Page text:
“The JKLF abdicated violence and has been following the peaceful resistance movement. Indian people should question the government why they pursuing this kind of destructive politics in the valley,” Hussain told Arab News.


US envoy ‘disappointed’ by collapse of inter-Afghan peace meeting

Updated 19 April 2019
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US envoy ‘disappointed’ by collapse of inter-Afghan peace meeting

  • A 250-strong delegation of Afghan politicians and civil society figures had been due to meet Taliban officials in Doha at the weekend
  • The event was abruptly canceled on Thursday amid arguments over the size and status of the group

KABUL: The US envoy for peace in Afghanistan expressed disappointment on Friday after the collapse of a planned meeting between the Taliban and a group of Afghan politicians in Qatar that exposed some of the deep divisions hampering efforts to end the war.
A 250-strong delegation of Afghan politicians and civil society figures had been due to meet Taliban officials in Doha at the weekend. The event was abruptly canceled on Thursday amid arguments over the size and status of the group, which included some government officials attending in a personal capacity.
“I’m disappointed Qatar’s intra-Afghan initiative has been delayed,” Zalmay Khalilzad, the US special representative for Afghan reconciliation, said on Twitter. “I urge all sides to seize the moment and put things back on track by agreeing to a participant list that speaks for all Afghans.”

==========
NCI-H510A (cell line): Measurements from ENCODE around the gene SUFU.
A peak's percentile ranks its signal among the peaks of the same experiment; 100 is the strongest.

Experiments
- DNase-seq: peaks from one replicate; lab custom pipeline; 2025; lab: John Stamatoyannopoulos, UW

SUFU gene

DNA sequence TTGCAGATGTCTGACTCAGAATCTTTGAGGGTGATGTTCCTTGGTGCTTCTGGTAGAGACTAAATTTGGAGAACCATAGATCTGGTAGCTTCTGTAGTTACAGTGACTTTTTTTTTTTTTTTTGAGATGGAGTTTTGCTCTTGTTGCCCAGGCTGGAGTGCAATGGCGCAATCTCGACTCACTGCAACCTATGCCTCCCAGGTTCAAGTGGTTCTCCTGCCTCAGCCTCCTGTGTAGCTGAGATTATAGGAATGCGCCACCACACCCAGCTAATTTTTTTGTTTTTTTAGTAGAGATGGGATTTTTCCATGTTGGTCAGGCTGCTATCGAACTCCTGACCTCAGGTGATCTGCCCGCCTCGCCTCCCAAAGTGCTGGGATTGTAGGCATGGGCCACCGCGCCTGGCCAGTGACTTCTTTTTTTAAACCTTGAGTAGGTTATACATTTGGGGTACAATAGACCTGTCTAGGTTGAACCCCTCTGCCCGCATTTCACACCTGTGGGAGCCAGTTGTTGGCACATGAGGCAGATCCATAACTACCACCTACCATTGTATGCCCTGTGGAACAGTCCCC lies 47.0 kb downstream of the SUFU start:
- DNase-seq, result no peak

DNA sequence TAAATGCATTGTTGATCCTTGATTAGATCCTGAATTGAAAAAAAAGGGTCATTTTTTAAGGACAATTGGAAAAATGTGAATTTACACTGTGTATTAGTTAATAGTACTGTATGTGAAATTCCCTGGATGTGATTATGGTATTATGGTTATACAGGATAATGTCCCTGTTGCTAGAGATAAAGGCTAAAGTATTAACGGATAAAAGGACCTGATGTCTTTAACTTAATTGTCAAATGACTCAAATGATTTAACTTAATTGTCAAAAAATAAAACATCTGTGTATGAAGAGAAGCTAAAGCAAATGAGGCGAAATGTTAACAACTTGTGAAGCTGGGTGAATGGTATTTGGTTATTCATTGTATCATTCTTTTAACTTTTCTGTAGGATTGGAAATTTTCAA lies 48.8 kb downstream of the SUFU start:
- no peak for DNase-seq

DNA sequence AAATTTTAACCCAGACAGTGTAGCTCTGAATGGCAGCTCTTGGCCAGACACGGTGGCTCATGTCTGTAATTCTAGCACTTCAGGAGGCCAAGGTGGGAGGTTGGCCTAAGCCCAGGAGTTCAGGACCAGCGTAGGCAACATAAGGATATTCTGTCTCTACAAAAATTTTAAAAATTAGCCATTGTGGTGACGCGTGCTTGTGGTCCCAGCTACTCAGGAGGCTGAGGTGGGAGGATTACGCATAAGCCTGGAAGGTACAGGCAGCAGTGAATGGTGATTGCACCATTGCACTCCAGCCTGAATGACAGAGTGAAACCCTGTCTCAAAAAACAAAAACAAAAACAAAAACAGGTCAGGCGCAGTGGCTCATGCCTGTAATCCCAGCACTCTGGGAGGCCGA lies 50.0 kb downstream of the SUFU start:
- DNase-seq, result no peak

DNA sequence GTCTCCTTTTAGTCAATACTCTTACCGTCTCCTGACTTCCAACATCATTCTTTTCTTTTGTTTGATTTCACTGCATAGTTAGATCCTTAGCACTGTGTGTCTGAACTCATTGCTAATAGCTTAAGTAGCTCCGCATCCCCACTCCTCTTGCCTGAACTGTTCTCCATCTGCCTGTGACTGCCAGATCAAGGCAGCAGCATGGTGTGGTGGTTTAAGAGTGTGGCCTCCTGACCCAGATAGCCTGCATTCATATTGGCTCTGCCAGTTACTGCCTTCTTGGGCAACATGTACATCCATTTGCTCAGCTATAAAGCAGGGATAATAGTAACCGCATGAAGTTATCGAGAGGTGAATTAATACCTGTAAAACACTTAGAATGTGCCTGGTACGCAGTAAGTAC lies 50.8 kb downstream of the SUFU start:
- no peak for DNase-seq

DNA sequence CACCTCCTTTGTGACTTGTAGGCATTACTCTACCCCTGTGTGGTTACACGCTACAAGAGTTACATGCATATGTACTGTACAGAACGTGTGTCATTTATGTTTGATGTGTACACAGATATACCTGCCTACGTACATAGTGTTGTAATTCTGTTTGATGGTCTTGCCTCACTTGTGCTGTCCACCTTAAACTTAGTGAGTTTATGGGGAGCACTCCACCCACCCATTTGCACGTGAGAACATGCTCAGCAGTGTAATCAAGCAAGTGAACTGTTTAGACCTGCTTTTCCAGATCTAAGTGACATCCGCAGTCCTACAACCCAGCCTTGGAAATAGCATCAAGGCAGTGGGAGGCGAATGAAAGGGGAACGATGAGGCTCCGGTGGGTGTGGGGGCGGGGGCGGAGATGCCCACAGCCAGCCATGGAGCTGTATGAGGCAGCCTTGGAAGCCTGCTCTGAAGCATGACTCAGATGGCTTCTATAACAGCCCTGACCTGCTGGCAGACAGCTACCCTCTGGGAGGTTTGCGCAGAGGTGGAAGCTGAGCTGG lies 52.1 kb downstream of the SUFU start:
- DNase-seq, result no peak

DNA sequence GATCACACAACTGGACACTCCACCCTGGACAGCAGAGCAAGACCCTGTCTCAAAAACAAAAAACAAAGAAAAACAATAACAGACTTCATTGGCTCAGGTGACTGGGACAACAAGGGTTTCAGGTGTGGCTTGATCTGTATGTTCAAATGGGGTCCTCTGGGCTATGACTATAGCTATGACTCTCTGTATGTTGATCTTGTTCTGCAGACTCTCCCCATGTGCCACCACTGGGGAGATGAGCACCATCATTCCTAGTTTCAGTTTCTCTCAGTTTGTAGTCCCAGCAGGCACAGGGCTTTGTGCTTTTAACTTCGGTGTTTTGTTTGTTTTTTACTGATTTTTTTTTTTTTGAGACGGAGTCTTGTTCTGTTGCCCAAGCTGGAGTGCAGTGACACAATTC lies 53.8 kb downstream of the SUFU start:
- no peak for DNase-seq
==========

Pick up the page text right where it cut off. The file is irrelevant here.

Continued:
The collapse of the meeting before it had even started, described as a “fiasco” by one senior Western official, laid bare the tensions that have hampered moves toward opening formal peace negotiations.
Khalilzad, a veteran Afghan-born diplomat, has held a series of meetings with Taliban representatives but the insurgents have so far refused to talk to the Western-backed government in Kabul, which they dismiss as a “puppet” regime.
The Doha meeting was intended to prepare the ground for possible future talks by building familiarity among Taliban officials and representatives of the Afghan state created after the US-led campaign that toppled the Taliban government in 2001. A similar encounter was held in Moscow in February.
President Ashraf Ghani’s office blamed Qatari authorities for the cancelation, saying they had authorized a list of participants that differed from the one proposed by Kabul, “which meant disrespect for the national will of the Afghans.”
“This act is not acceptable for the people of Afghanistan,” it said in a statement on Friday.
Sultan Barakat, director of the Center for Conflict and Humanitarian Studies in Qatar, which had been facilitating the meeting, said there was no disagreement about the agenda.
“Rather, there is insufficient agreement around participation and representation to enable the conference to be a success,” he tweeted.
Preparations had already been undermined by disagreements on the government side about who should attend, as well as by suspicions among rival politicians ahead of presidential elections scheduled for September.
The Taliban derided the agreed list of 250 participants as a “wedding party.” Some senior opposition figures who had been included refused to attend.
The Taliban also objected to Ghani’s comments to a meeting of delegates that they would be representing the Afghan nation and the Afghan government, a statement that went against the insurgents’ refusal to deal with the Kabul administration.